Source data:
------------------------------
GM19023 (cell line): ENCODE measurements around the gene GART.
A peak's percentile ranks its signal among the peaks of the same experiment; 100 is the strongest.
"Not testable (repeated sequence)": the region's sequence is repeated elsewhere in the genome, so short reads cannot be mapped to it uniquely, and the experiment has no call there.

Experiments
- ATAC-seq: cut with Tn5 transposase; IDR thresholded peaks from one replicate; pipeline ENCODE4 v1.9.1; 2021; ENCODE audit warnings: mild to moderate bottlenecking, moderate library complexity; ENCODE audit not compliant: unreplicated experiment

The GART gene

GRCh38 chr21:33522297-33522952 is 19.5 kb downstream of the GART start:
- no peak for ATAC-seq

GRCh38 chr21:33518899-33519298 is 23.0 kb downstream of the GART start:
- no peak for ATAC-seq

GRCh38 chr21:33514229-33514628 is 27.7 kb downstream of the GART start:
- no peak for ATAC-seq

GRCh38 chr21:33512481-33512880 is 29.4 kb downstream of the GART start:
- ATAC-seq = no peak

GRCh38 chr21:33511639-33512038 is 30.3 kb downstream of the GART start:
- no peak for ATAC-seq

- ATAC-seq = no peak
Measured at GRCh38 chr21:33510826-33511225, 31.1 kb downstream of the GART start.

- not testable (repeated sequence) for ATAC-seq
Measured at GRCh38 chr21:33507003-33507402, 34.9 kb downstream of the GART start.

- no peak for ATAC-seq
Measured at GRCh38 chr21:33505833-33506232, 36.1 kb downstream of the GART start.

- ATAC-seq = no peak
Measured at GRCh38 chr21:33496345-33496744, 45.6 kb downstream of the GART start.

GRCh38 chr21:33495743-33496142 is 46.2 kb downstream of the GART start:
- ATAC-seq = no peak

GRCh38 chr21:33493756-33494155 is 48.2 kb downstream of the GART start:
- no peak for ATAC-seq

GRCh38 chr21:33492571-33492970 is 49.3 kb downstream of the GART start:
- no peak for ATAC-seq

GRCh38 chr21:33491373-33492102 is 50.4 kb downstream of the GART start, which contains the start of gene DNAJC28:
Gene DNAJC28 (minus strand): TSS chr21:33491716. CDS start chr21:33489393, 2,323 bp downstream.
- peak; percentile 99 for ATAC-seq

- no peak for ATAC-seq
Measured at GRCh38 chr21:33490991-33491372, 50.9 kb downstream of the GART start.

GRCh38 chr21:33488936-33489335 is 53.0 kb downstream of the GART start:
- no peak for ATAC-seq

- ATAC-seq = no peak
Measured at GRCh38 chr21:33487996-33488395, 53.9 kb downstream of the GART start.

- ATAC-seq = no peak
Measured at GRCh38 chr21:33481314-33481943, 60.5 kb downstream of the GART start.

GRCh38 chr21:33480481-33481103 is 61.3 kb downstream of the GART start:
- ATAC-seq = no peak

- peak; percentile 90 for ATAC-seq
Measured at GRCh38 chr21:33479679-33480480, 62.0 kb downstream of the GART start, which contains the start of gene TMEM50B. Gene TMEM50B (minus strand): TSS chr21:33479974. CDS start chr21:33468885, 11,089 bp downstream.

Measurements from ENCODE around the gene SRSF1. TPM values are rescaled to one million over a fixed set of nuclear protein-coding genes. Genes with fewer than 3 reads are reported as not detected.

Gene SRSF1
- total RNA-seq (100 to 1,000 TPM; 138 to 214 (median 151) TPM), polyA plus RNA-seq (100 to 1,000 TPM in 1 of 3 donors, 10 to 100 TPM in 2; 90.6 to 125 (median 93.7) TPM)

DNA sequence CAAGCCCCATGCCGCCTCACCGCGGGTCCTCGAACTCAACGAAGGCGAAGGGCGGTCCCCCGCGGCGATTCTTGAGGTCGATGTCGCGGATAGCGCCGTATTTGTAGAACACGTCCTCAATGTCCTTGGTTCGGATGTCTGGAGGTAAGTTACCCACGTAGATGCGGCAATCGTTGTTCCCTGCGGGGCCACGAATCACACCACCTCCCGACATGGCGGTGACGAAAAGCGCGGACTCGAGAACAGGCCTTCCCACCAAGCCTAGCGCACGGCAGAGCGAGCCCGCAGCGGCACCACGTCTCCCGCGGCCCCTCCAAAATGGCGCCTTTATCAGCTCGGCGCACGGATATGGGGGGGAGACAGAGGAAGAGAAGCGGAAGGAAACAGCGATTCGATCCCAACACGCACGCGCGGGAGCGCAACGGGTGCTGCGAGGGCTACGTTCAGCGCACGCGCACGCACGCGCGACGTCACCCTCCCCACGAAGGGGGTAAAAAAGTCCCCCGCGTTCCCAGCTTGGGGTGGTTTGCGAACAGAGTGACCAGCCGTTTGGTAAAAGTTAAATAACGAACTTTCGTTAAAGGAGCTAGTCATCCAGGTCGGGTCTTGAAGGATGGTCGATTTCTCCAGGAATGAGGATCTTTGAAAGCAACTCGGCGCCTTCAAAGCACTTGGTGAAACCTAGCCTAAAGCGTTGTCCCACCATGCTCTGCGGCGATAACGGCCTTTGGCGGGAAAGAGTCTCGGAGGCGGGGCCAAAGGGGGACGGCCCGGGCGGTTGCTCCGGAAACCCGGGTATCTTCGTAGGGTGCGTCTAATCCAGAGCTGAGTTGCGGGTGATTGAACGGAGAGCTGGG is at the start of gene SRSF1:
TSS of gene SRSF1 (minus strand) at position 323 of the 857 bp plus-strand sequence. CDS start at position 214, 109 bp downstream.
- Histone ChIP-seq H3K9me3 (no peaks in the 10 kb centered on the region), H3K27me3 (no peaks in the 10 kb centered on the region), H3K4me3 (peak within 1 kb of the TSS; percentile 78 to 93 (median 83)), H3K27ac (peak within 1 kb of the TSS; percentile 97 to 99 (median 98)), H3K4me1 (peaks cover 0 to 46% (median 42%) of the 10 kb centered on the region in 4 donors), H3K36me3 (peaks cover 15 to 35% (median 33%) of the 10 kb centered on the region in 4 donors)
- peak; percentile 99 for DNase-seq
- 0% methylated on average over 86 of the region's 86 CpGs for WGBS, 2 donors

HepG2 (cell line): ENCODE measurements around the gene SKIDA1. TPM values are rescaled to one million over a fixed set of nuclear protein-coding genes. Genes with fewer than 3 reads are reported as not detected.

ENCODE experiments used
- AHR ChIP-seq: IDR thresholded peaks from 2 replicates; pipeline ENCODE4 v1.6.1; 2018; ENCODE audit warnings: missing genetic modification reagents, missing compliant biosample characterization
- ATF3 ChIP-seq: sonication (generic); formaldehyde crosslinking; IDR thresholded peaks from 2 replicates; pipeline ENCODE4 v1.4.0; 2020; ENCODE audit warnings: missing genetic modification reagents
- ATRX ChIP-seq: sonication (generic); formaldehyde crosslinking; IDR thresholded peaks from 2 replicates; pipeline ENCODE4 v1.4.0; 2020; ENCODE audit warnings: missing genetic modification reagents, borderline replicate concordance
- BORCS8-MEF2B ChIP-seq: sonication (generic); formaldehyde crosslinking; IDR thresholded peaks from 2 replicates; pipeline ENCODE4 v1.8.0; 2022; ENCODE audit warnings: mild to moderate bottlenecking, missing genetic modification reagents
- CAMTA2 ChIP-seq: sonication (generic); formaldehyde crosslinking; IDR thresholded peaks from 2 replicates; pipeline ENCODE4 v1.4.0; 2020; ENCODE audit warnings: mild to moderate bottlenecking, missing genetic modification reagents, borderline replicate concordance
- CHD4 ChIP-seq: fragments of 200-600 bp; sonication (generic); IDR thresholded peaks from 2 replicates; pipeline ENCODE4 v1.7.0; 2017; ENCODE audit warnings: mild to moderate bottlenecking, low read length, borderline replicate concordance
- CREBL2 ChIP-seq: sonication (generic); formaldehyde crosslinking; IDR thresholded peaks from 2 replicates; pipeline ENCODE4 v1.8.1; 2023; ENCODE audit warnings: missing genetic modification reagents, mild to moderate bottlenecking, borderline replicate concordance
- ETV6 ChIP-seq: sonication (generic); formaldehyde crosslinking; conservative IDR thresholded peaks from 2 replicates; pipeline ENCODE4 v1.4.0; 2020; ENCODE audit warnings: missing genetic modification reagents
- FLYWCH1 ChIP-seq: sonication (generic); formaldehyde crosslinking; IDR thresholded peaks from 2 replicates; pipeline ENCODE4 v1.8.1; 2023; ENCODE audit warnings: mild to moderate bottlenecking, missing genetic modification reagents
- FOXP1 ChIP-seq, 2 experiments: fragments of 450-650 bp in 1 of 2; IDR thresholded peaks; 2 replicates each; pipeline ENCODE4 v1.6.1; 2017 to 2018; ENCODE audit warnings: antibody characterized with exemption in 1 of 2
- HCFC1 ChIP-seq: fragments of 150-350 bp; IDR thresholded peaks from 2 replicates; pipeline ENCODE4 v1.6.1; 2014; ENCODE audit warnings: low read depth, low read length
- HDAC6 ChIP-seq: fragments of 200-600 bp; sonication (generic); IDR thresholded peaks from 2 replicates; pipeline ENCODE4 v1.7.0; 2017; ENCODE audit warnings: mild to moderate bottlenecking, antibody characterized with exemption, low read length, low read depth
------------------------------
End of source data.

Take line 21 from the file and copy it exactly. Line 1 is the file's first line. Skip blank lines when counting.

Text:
- no peak for ATAC-seq